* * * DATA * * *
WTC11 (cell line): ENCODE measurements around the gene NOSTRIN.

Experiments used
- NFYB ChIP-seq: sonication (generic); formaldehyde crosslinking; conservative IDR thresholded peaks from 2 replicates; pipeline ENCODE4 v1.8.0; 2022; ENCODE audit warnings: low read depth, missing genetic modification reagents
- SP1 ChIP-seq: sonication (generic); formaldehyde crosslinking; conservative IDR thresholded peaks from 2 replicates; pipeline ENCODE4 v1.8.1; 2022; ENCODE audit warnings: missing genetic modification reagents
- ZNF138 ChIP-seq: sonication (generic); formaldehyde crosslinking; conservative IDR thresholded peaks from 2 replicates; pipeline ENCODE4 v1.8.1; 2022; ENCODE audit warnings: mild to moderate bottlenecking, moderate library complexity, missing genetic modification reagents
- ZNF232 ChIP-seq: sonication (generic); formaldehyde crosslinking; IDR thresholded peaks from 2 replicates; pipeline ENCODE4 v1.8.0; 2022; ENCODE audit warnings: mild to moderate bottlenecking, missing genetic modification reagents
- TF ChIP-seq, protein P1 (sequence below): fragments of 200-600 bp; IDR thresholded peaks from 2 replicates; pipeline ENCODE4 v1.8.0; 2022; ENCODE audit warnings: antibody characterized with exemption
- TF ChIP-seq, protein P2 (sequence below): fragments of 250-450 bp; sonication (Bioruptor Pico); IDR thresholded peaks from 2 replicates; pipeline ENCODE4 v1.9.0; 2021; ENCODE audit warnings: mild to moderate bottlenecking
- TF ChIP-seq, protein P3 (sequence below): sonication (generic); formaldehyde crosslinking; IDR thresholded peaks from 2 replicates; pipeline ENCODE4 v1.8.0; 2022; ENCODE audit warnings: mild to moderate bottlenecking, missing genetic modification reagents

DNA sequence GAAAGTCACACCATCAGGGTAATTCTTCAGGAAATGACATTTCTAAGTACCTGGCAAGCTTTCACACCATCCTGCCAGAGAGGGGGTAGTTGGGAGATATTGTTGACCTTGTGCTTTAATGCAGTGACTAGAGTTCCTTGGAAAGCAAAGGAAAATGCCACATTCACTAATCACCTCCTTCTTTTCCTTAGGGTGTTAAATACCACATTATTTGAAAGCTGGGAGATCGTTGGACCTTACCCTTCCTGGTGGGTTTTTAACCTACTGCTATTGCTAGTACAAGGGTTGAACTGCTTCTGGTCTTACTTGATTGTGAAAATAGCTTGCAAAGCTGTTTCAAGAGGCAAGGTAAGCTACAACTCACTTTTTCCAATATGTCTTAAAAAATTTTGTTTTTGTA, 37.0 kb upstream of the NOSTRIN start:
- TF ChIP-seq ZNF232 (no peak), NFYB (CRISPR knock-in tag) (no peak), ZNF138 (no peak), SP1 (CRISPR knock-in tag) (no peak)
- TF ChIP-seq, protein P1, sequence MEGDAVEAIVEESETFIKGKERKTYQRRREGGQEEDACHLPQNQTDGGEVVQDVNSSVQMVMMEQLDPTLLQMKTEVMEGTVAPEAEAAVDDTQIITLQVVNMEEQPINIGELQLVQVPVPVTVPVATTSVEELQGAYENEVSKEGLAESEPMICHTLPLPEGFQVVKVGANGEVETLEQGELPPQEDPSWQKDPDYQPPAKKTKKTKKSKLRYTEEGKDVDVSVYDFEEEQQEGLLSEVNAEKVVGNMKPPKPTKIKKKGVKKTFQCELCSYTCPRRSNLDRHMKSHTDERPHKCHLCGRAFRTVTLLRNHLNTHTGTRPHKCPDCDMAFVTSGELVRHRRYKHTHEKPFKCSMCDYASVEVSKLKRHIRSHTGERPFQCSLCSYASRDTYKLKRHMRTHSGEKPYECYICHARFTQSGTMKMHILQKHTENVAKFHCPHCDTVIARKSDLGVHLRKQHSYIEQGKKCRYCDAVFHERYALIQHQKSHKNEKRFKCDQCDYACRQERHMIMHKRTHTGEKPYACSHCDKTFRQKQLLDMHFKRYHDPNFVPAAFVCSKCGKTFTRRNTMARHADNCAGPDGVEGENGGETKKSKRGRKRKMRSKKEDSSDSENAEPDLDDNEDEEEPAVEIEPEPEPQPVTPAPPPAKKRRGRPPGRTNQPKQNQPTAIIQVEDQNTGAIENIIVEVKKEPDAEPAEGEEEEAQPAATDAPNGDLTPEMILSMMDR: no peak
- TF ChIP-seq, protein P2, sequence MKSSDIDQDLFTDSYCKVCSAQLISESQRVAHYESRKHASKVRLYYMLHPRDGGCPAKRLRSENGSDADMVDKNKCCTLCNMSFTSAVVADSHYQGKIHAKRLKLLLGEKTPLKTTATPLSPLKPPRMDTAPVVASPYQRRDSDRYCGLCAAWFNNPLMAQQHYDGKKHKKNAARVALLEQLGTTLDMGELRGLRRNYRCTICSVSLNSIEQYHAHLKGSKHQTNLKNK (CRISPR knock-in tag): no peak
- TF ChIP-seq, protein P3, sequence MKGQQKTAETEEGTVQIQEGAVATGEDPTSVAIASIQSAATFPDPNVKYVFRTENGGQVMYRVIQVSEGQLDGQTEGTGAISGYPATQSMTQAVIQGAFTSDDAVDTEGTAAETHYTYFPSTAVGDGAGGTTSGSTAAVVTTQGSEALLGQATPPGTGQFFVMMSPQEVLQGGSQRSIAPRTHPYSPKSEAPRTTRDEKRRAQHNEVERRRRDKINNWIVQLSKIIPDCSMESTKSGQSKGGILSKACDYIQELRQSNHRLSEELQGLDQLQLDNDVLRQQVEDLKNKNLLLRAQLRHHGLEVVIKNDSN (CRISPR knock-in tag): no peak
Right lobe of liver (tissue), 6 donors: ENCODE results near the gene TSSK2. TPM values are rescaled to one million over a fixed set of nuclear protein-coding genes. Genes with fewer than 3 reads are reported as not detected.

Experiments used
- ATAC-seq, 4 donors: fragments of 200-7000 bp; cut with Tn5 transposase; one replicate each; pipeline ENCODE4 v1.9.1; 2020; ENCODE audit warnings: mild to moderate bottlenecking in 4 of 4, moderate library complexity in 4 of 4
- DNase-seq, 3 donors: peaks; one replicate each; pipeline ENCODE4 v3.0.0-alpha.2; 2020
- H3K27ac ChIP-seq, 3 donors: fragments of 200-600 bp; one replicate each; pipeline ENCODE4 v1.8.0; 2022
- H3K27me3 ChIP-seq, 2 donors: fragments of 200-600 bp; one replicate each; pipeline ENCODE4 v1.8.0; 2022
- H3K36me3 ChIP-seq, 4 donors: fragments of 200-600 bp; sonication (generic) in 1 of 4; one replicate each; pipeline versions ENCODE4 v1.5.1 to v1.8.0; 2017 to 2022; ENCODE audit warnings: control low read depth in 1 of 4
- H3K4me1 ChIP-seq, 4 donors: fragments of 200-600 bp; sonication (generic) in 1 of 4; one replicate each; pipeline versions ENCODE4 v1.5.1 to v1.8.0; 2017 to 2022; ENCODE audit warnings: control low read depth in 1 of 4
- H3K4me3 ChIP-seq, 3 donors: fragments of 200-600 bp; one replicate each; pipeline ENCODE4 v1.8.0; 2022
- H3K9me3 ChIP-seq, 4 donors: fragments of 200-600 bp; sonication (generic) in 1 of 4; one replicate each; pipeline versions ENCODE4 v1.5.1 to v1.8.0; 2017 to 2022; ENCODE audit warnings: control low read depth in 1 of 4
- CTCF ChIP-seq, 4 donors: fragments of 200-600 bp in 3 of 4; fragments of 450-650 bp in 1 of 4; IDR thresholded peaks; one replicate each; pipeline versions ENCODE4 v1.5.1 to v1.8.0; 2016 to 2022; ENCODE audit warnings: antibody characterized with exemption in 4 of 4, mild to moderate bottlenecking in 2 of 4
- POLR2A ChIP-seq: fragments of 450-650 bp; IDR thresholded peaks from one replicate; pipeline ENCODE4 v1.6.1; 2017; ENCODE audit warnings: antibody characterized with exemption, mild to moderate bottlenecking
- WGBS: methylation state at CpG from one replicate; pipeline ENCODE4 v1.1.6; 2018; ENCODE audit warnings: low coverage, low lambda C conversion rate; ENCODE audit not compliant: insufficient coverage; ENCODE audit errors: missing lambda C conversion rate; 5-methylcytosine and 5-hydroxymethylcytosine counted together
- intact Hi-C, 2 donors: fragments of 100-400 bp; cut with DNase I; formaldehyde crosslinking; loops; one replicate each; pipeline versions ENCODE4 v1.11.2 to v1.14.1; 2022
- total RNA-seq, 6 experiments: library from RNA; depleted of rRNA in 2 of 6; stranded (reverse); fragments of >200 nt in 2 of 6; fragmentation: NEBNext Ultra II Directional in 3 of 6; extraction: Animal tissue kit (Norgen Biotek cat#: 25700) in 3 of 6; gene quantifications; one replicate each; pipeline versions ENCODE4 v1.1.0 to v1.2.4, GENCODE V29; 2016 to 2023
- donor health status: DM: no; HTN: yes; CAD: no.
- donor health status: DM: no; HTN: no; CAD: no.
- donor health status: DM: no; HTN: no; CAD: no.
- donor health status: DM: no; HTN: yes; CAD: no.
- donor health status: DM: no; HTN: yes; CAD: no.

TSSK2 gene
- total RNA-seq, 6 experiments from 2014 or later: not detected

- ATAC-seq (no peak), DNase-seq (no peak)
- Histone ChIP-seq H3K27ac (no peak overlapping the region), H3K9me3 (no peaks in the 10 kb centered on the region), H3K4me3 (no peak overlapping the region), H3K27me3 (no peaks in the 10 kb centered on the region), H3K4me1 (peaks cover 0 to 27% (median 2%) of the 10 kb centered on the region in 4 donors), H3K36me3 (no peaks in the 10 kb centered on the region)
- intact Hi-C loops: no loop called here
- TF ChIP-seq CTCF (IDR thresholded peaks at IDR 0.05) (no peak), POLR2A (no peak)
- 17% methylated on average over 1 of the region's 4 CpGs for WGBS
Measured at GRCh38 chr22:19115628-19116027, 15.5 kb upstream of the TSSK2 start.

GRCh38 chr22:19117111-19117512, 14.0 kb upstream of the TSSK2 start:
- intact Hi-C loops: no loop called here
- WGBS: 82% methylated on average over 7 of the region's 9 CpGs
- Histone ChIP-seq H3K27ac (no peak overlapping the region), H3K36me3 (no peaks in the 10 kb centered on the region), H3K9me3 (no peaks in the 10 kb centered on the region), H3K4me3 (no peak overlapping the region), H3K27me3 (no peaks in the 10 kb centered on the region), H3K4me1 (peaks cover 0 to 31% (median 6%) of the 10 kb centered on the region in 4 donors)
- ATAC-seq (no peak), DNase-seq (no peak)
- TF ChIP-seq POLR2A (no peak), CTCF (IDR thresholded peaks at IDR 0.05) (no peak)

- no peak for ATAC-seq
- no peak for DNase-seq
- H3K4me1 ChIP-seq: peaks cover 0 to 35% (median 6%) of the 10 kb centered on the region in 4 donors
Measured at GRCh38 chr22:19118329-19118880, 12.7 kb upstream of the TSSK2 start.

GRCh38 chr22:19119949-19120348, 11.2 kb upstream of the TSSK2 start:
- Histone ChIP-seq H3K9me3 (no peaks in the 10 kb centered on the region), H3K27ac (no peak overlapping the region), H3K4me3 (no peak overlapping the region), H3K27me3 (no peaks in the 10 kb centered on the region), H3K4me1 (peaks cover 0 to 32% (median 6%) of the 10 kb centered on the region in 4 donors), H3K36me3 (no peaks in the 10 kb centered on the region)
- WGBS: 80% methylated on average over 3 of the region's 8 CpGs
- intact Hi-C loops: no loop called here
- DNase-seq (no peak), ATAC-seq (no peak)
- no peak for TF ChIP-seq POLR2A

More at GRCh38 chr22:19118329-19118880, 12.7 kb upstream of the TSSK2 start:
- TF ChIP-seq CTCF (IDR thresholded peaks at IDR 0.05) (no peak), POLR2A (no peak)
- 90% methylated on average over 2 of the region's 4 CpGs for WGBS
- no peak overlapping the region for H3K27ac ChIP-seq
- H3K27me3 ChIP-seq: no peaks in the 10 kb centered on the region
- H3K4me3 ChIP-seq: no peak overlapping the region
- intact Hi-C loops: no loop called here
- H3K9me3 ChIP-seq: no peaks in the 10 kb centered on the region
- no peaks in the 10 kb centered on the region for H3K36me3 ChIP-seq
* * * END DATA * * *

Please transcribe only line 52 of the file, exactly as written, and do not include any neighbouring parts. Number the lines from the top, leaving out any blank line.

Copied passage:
Measured at GRCh38 chr22:19118329-19118880, 12.7 kb upstream of the TSSK2 start.